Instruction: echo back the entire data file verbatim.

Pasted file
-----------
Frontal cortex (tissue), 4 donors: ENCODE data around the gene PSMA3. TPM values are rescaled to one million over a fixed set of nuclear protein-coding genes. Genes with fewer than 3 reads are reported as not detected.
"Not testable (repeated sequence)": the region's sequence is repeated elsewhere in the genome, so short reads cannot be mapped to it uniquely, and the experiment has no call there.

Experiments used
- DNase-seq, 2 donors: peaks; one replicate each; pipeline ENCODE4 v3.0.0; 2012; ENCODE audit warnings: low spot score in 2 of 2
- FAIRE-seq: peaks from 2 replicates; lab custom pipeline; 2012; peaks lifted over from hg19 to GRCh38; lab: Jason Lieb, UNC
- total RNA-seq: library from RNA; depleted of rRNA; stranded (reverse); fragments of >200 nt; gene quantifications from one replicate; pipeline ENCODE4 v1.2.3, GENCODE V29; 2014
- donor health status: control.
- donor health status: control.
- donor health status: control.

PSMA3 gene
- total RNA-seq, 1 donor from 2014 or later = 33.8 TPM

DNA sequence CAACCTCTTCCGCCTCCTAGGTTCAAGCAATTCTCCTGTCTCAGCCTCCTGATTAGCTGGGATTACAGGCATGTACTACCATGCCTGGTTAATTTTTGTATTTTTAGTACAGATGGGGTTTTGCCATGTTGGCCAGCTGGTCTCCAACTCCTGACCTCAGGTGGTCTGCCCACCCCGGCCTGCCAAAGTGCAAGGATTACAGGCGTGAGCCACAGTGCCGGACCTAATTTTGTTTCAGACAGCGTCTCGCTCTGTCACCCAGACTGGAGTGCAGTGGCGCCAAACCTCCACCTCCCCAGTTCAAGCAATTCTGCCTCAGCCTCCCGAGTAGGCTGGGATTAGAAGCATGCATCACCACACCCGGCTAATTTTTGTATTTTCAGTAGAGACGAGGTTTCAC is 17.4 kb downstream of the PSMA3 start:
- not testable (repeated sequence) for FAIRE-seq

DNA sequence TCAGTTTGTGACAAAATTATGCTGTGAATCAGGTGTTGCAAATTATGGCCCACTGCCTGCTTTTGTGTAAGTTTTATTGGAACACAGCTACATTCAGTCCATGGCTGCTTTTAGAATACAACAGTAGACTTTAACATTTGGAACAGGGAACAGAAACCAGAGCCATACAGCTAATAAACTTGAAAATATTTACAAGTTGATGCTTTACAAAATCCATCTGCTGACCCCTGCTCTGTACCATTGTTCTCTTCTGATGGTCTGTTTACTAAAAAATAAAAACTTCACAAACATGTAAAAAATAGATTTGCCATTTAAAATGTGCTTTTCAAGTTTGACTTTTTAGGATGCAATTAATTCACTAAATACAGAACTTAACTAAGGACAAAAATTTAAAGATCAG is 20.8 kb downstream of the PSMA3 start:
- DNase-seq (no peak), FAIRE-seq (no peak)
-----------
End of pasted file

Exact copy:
Frontal cortex (tissue), 4 donors: ENCODE data around the gene PSMA3. TPM values are rescaled to one million over a fixed set of nuclear protein-coding genes. Genes with fewer than 3 reads are reported as not detected.
"Not testable (repeated sequence)": the region's sequence is repeated elsewhere in the genome, so short reads cannot be mapped to it uniquely, and the experiment has no call there.

Experiments used
- DNase-seq, 2 donors: peaks; one replicate each; pipeline ENCODE4 v3.0.0; 2012; ENCODE audit warnings: low spot score in 2 of 2
- FAIRE-seq: peaks from 2 replicates; lab custom pipeline; 2012; peaks lifted over from hg19 to GRCh38; lab: Jason Lieb, UNC
- total RNA-seq: library from RNA; depleted of rRNA; stranded (reverse); fragments of >200 nt; gene quantifications from one replicate; pipeline ENCODE4 v1.2.3, GENCODE V29; 2014
- donor health status: control.
- donor health status: control.
- donor health status: control.

PSMA3 gene
- total RNA-seq, 1 donor from 2014 or later = 33.8 TPM

DNA sequence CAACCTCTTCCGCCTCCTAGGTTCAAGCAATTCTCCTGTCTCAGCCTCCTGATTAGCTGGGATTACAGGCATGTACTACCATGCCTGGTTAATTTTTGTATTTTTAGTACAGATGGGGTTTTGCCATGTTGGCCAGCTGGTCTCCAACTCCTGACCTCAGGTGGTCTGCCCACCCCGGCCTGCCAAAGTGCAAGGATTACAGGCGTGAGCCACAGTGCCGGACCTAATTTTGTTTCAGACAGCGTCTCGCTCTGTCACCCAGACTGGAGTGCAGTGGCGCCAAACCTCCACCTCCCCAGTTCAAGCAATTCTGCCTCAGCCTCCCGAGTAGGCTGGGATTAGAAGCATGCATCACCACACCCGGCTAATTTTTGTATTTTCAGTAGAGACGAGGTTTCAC is 17.4 kb downstream of the PSMA3 start:
- not testable (repeated sequence) for FAIRE-seq

DNA sequence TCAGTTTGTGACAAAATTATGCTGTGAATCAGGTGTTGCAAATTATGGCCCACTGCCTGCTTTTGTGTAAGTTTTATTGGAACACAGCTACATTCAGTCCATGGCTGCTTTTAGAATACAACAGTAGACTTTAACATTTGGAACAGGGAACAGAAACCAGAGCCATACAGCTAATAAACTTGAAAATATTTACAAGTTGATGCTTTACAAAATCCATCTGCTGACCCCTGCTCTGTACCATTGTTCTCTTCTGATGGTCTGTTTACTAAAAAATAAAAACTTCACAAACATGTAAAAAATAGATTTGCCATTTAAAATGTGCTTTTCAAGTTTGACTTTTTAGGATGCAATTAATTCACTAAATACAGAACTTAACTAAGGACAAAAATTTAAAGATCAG is 20.8 kb downstream of the PSMA3 start:
- DNase-seq (no peak), FAIRE-seq (no peak)